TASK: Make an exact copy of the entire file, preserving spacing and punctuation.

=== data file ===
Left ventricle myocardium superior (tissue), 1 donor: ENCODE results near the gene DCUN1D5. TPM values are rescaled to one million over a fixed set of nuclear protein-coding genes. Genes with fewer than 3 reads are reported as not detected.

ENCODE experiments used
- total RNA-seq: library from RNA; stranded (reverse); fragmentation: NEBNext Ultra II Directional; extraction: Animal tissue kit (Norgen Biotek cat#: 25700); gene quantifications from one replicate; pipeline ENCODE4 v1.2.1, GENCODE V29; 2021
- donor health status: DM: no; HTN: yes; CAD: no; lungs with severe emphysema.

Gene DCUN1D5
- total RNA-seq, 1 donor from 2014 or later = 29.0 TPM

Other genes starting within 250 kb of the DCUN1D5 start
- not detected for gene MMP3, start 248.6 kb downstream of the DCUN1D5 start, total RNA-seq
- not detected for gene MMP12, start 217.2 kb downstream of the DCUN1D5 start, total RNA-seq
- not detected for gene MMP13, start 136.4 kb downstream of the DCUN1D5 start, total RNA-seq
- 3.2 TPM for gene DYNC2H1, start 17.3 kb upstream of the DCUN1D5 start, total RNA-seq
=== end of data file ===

Left ventricle myocardium superior (tissue), 1 donor: ENCODE results near the gene DCUN1D5. TPM values are rescaled to one million over a fixed set of nuclear protein-coding genes. Genes with fewer than 3 reads are reported as not detected.

ENCODE experiments used
- total RNA-seq: library from RNA; stranded (reverse); fragmentation: NEBNext Ultra II Directional; extraction: Animal tissue kit (Norgen Biotek cat#: 25700); gene quantifications from one replicate; pipeline ENCODE4 v1.2.1, GENCODE V29; 2021
- donor health status: DM: no; HTN: yes; CAD: no; lungs with severe emphysema.

Gene DCUN1D5
- total RNA-seq, 1 donor from 2014 or later = 29.0 TPM

Other genes starting within 250 kb of the DCUN1D5 start
- not detected for gene MMP3, start 248.6 kb downstream of the DCUN1D5 start, total RNA-seq
- not detected for gene MMP12, start 217.2 kb downstream of the DCUN1D5 start, total RNA-seq
- not detected for gene MMP13, start 136.4 kb downstream of the DCUN1D5 start, total RNA-seq
- 3.2 TPM for gene DYNC2H1, start 17.3 kb upstream of the DCUN1D5 start, total RNA-seq